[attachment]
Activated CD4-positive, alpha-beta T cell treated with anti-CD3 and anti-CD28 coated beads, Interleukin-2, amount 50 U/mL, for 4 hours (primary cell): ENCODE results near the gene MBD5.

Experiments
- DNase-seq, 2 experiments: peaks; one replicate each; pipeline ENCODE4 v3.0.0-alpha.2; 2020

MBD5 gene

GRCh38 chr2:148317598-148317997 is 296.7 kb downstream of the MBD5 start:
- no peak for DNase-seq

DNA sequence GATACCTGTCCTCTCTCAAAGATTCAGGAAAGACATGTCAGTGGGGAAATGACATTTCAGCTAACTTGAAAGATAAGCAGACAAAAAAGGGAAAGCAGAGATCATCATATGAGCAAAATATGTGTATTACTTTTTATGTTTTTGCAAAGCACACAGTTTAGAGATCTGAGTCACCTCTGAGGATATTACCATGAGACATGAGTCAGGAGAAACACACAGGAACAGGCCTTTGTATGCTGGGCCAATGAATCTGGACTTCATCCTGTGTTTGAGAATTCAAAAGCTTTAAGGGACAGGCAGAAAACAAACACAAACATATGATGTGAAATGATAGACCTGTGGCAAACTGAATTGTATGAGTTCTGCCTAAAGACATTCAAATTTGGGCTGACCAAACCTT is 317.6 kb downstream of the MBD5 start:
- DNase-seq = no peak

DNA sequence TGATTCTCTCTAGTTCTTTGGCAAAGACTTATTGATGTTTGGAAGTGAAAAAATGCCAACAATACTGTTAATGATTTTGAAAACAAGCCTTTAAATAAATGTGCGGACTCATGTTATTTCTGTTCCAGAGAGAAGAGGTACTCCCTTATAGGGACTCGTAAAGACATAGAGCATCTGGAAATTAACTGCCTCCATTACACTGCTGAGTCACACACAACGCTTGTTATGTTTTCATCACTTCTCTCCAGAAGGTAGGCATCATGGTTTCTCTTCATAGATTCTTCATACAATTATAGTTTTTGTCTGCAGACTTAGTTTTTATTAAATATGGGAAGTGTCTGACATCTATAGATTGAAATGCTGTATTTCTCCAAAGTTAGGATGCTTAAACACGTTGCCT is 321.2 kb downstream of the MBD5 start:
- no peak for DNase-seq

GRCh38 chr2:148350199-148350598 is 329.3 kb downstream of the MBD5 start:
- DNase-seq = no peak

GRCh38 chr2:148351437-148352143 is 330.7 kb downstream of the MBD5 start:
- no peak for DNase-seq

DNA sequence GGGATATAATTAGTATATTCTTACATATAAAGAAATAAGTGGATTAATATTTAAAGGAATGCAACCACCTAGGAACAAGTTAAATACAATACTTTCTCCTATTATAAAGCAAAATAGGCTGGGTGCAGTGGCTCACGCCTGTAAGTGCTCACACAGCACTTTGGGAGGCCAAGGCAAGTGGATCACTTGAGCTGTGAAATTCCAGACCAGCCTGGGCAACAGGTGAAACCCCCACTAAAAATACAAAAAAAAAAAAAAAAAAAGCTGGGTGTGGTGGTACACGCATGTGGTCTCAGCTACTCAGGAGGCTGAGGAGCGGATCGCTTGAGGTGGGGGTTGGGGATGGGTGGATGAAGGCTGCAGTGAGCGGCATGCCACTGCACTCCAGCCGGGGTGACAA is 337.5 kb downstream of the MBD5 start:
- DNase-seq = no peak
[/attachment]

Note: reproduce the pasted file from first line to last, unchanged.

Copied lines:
Activated CD4-positive, alpha-beta T cell treated with anti-CD3 and anti-CD28 coated beads, Interleukin-2, amount 50 U/mL, for 4 hours (primary cell): ENCODE results near the gene MBD5.

Experiments
- DNase-seq, 2 experiments: peaks; one replicate each; pipeline ENCODE4 v3.0.0-alpha.2; 2020

MBD5 gene

GRCh38 chr2:148317598-148317997 is 296.7 kb downstream of the MBD5 start:
- no peak for DNase-seq

DNA sequence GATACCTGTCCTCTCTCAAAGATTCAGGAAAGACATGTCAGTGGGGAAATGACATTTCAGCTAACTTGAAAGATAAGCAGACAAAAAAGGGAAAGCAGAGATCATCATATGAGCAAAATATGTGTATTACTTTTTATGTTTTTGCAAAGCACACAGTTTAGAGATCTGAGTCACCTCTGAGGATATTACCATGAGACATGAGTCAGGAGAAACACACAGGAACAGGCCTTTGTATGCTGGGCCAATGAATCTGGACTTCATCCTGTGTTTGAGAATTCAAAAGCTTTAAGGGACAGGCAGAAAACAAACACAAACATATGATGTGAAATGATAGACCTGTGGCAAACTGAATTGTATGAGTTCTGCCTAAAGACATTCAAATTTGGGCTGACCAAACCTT is 317.6 kb downstream of the MBD5 start:
- DNase-seq = no peak

DNA sequence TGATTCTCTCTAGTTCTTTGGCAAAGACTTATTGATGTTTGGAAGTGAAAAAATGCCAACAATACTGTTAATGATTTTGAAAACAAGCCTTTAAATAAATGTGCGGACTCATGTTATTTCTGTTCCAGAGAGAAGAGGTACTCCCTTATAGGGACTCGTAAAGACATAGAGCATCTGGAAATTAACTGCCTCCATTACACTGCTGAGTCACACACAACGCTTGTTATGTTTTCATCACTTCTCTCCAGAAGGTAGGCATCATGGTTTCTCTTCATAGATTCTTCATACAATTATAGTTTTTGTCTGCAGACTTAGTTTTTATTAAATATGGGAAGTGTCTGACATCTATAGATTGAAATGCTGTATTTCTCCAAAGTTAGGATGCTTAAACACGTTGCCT is 321.2 kb downstream of the MBD5 start:
- no peak for DNase-seq

GRCh38 chr2:148350199-148350598 is 329.3 kb downstream of the MBD5 start:
- DNase-seq = no peak

GRCh38 chr2:148351437-148352143 is 330.7 kb downstream of the MBD5 start:
- no peak for DNase-seq

DNA sequence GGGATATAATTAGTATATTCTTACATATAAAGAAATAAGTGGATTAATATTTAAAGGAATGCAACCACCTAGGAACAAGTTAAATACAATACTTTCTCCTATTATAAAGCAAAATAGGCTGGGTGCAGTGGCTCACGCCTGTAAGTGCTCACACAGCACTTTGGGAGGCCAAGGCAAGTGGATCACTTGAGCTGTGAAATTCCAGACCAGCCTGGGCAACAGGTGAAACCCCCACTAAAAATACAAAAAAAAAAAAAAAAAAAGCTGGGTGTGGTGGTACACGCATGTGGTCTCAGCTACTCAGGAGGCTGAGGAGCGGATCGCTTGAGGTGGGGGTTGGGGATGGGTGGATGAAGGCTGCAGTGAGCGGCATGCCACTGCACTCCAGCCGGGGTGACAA is 337.5 kb downstream of the MBD5 start:
- DNase-seq = no peak